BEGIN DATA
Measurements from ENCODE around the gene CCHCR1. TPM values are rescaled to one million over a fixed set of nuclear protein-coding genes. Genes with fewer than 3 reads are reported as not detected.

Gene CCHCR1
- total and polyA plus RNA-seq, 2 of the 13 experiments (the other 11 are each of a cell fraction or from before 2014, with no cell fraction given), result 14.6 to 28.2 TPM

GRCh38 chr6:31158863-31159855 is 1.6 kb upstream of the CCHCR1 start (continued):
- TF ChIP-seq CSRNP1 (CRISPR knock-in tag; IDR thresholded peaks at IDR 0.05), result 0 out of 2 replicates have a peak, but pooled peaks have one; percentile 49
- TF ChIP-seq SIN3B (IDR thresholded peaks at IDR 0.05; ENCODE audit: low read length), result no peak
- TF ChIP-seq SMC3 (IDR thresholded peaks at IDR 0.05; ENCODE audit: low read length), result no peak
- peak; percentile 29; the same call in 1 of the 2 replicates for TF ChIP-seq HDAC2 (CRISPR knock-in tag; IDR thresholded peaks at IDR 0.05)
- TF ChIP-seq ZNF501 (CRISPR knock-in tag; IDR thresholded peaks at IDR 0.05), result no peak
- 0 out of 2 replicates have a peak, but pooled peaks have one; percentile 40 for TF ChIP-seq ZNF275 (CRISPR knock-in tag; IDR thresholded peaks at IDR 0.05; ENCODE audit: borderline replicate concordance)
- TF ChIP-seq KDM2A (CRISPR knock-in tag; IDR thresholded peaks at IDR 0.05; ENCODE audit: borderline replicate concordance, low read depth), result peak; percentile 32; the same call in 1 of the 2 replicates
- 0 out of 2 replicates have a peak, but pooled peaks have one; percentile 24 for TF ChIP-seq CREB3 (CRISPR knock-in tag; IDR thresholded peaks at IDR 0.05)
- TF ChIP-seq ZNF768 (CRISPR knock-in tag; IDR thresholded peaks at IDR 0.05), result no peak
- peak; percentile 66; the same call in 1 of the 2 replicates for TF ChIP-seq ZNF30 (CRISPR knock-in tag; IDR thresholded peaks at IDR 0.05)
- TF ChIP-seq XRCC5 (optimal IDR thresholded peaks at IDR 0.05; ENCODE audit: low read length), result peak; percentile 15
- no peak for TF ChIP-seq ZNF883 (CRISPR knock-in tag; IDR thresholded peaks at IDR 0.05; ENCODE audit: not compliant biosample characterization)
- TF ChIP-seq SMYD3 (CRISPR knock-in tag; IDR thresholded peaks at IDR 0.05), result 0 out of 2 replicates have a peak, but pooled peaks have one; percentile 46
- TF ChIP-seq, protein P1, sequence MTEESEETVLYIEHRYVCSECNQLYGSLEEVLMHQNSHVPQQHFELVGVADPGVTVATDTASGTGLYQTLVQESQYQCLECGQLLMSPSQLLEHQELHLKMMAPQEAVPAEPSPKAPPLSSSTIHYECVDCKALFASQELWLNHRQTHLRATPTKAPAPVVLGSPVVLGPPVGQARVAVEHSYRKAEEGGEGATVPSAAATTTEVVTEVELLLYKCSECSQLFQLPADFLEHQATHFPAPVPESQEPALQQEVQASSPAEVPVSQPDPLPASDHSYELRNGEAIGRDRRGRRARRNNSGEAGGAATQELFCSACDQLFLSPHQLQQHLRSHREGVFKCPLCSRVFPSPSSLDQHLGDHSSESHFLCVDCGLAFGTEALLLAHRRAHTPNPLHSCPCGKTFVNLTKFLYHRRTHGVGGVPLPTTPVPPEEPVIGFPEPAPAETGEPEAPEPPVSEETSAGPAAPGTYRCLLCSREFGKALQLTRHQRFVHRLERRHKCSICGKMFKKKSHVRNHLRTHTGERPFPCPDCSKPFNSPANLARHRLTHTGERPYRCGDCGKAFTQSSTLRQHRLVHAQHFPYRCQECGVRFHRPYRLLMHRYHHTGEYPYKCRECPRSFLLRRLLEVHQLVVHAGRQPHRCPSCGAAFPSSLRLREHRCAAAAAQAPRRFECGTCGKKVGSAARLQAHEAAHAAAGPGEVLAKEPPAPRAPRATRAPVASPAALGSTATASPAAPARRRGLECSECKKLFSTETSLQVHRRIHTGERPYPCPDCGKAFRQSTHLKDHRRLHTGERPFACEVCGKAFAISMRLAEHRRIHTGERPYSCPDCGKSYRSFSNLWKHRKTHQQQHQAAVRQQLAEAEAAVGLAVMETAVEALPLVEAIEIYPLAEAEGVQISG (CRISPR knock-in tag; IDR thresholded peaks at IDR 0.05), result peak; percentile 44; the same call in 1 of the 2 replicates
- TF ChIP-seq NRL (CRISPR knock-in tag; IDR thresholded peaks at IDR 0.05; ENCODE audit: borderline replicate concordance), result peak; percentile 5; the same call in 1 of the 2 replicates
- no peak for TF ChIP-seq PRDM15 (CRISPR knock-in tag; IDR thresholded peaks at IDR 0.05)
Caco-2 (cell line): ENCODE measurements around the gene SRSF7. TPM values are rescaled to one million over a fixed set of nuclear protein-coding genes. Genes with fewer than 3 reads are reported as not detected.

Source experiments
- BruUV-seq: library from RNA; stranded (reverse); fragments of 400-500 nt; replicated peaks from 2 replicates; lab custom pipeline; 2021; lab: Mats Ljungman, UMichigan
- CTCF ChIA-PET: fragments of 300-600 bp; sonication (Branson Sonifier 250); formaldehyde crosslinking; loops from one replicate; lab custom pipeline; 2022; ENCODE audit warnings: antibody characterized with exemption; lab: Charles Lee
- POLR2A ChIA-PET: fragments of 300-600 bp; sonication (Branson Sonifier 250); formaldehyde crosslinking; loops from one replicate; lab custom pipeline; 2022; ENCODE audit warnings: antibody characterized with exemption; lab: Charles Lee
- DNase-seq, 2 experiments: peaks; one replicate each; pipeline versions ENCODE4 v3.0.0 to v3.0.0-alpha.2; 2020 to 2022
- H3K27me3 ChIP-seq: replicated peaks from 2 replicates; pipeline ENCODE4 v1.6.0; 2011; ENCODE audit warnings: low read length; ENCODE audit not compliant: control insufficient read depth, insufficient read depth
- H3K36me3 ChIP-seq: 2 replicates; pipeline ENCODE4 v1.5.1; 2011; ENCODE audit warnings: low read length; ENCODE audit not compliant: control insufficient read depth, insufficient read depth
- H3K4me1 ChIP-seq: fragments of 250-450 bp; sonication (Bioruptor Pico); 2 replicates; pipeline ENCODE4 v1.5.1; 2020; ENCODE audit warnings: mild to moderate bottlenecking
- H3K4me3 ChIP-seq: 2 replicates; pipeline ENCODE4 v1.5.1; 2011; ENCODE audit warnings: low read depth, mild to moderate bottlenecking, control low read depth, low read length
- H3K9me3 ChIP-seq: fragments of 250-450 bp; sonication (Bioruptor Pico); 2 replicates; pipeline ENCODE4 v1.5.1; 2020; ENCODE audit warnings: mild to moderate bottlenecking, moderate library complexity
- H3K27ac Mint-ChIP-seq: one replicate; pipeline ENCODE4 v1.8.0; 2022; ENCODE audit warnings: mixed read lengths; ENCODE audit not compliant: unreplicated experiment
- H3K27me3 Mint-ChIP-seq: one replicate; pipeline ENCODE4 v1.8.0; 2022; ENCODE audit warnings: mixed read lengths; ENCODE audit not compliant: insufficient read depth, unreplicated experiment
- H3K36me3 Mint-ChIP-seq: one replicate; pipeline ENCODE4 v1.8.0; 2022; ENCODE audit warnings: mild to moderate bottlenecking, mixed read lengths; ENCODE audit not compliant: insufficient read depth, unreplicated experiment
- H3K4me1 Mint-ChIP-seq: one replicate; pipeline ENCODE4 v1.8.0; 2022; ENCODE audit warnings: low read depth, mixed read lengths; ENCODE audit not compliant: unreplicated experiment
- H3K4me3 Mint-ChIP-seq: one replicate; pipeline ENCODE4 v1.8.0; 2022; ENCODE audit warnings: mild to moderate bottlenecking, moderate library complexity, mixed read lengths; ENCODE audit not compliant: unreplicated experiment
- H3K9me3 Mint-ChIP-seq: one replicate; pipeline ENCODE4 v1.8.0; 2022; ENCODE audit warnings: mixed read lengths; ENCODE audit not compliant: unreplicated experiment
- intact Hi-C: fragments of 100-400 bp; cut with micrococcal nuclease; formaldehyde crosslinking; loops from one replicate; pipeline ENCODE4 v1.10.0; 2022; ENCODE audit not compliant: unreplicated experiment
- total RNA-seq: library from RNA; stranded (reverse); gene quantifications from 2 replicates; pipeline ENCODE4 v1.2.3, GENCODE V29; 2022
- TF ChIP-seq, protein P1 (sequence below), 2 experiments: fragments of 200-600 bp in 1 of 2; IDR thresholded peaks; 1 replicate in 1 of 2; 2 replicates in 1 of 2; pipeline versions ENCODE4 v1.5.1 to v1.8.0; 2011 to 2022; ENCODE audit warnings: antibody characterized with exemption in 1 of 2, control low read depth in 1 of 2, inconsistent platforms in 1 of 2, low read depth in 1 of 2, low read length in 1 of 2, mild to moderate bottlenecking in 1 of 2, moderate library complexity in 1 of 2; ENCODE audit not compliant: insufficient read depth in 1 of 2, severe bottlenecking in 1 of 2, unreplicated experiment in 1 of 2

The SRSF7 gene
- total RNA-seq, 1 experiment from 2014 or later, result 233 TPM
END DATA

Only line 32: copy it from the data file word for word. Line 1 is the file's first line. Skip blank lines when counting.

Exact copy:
- H3K27ac Mint-ChIP-seq: one replicate; pipeline ENCODE4 v1.8.0; 2022; ENCODE audit warnings: mixed read lengths; ENCODE audit not compliant: unreplicated experiment